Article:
Spain moved the ball slower, rarely opening up the pitch and creating space with the swiftness and precision they once did.
For teams it became easier to defend against. Czech Republic had kept Spain out until the very last minute. Croatia had pressed Spain, made them squirm in discomfort.
Italy pressed and passed Spain out of the game; quicker to the ball, quicker with it, sharp in their collective movement and intelligent in their defending.
In 2014, they lost from a mixture of fatigue and ageing players being used. Xavi and Xabi Alonso no longer controlled the midfield as they once did, beaten by teams feverishly pressing them.
Vicente Del Bosque never learnt his lesson and Spain again lost from a lack of intensity and speed.
Cesc Fabregas and David Silva failed to leave their imprints on this tournament, games passing them by. They lacked the physicality and mobility to deal with opponents.
And yet on the bench sat the likes of Koke and Thiago, as technically gifted but they offer Spain something else — allowing them to compete physically, to be faster.
Where Spain won before, it was partly because they tweaked their team always; Sergio Busquets easing out Marcus Senna, Gerard Pique for Carlos Marchena, Jordi Alba for Joan Capdevilla.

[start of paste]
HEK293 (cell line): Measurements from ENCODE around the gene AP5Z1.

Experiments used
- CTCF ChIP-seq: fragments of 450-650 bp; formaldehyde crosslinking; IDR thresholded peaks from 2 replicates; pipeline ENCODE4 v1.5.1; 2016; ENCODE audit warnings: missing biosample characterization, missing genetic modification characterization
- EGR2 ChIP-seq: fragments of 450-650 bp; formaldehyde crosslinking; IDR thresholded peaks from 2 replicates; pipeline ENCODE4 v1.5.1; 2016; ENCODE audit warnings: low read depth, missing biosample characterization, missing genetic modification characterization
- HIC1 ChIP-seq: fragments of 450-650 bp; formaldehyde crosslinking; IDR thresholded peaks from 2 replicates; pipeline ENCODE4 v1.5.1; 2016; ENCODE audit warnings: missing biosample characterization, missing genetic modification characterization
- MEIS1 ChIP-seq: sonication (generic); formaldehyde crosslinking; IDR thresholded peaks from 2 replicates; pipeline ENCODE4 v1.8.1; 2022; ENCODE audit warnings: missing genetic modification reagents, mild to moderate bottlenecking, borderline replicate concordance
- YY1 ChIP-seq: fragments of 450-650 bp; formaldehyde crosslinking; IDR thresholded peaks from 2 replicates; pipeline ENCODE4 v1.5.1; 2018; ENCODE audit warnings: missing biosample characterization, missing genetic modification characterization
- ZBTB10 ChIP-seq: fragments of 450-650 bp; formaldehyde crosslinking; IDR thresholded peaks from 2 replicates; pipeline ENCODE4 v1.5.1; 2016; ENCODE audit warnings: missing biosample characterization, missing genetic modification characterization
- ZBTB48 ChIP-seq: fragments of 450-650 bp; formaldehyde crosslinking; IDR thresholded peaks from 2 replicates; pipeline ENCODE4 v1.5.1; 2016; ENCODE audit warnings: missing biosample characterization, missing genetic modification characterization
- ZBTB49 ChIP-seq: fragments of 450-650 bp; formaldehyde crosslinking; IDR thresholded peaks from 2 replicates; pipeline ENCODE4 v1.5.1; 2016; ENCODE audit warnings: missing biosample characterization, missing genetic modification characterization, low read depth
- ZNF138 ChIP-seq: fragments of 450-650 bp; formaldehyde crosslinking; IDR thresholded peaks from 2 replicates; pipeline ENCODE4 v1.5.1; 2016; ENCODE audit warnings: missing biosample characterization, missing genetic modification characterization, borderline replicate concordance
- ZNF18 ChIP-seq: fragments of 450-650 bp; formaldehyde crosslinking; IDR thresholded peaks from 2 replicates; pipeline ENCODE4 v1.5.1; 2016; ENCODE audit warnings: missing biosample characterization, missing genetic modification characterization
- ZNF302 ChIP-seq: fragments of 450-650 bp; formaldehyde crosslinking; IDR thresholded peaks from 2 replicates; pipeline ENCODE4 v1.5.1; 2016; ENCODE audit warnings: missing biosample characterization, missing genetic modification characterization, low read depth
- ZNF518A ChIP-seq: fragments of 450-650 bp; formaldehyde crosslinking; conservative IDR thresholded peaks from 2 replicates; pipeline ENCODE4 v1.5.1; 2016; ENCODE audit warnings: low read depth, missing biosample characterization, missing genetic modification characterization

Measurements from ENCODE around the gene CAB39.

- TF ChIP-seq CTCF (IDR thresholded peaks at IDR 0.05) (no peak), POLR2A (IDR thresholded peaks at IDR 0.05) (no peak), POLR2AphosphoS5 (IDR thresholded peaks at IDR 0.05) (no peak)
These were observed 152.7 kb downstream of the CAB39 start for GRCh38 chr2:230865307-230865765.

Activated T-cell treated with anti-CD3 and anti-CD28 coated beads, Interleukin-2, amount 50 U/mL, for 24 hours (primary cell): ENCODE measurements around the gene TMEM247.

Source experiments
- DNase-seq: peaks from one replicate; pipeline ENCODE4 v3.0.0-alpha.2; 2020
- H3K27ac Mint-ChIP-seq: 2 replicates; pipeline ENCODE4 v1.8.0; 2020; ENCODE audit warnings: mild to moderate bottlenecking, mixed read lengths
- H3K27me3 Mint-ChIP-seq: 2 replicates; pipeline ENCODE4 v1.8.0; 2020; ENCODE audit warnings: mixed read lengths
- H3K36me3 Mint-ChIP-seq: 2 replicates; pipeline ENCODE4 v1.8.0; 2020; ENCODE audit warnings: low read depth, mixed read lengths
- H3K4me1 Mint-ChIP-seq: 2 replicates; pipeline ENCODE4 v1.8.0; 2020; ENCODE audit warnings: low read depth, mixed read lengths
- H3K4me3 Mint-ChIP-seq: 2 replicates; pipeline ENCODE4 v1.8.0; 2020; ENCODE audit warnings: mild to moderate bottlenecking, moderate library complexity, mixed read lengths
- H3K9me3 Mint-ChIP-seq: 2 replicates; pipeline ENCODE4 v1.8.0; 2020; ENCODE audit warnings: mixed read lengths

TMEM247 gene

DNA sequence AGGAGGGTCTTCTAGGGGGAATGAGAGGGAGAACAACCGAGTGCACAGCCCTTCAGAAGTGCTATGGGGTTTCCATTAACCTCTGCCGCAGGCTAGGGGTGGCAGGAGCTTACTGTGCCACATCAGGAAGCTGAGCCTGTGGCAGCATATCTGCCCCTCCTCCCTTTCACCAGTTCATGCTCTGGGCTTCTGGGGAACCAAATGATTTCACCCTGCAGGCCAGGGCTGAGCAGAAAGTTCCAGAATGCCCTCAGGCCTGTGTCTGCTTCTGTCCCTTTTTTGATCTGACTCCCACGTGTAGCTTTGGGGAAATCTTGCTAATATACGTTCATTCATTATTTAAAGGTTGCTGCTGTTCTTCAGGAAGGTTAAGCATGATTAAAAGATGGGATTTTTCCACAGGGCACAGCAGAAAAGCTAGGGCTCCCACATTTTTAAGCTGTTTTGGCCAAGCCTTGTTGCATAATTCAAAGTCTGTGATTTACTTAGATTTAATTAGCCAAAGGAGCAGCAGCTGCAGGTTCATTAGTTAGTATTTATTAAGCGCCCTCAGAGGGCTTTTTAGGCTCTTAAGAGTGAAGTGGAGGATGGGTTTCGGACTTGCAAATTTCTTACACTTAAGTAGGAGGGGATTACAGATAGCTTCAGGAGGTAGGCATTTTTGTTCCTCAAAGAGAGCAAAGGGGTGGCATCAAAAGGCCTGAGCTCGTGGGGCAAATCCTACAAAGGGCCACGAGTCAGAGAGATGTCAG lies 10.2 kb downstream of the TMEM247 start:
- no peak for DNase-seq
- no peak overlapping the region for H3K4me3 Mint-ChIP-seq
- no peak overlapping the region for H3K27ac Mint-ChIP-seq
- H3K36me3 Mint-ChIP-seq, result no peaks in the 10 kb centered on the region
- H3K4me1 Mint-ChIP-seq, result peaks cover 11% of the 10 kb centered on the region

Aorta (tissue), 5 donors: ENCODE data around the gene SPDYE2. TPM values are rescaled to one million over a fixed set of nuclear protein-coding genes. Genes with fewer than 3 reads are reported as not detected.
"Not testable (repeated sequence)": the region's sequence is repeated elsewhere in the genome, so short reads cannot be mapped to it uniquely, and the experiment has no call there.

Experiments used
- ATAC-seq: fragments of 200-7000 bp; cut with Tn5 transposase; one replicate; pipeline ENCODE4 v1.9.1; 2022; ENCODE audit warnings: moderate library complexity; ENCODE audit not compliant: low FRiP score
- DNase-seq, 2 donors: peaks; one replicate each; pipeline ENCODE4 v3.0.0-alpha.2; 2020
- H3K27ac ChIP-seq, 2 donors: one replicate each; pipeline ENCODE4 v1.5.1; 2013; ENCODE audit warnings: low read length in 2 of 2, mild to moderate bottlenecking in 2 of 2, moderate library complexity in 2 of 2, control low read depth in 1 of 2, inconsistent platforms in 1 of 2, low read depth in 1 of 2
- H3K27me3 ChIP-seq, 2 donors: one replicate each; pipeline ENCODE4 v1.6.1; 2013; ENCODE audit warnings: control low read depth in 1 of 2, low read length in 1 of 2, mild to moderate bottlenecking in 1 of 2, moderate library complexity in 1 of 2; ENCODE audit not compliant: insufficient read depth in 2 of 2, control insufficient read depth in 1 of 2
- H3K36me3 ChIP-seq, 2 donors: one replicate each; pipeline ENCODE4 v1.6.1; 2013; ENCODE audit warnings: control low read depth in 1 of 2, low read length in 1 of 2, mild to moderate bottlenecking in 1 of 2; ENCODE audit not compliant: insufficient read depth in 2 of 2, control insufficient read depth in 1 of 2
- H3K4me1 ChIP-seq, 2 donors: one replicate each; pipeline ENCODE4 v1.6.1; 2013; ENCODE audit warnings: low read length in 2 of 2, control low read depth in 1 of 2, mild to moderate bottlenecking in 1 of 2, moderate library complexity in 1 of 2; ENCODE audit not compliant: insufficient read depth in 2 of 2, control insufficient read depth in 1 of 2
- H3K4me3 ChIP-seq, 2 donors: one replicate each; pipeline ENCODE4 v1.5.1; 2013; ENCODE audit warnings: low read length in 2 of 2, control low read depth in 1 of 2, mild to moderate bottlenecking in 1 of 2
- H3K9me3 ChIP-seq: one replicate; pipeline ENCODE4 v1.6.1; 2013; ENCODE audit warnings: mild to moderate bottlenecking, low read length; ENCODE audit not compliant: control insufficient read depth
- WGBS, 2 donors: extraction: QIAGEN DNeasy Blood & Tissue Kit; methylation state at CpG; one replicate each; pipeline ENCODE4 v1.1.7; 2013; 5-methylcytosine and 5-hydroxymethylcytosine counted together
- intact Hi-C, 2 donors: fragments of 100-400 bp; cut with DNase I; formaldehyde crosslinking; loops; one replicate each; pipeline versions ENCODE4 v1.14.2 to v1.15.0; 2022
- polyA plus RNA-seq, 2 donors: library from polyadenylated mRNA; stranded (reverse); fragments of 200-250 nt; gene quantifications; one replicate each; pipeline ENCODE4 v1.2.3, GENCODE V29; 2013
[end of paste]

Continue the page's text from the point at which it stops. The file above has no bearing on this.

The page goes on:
Here though, it was pretty much the same team that crashed and burned in the World Cup. For Del Bosque, continuing with the same midfield that no longer had the intensity to cope damned Spain to an exit. If it could be excused in 2014, it surely cannot here.
The struggle to find a striker who works in the system has remained an issue. Alvaro Morata impressed but didn’t always seem comfortable, often squeezed out of games. Against Italy he was unable to make a mark.
Few have, except David Villa, the legendary striker who understood how important movement was to his role, as well as finishing.
Right now they face a question of bringing in a new era. Xavi should have been phased out after 2012 but was allowed to continue.
To do the same with Andres Iniesta would surely be a mistake. And yet for the third tournament running, he was their best player.
This should have been the tournament when Koke and Thiago took over the Spanish side. Instead they watched.
This is Spain and few boast the young players they do. As one era ends another can begin. Isco didn’t even make the squad but he is talented.
Iker Munain, Oliver Torres, Saul and Munir are gifted players. Others will come about as they surely do with Spain. A gripping economic crisis eating the country’s resources that has gradually affected clubs has not stopped the astonishing production of youth talent.
As Iniesta, Silva, Fabregas and others enter the twilight of their international careers, there are talented stars waiting for their moment to shine.
Maintaining the identity that has won them so much is not an expression of dogmatic foolishness but persisting with the same crop of tired, overused players now emotionally spent is.
Either way, the end for this golden generation has finally reached its wonderful ending. What a story it has been. And a privilege for the rest of us who were able to watch it. It has been unforgettable for all of us.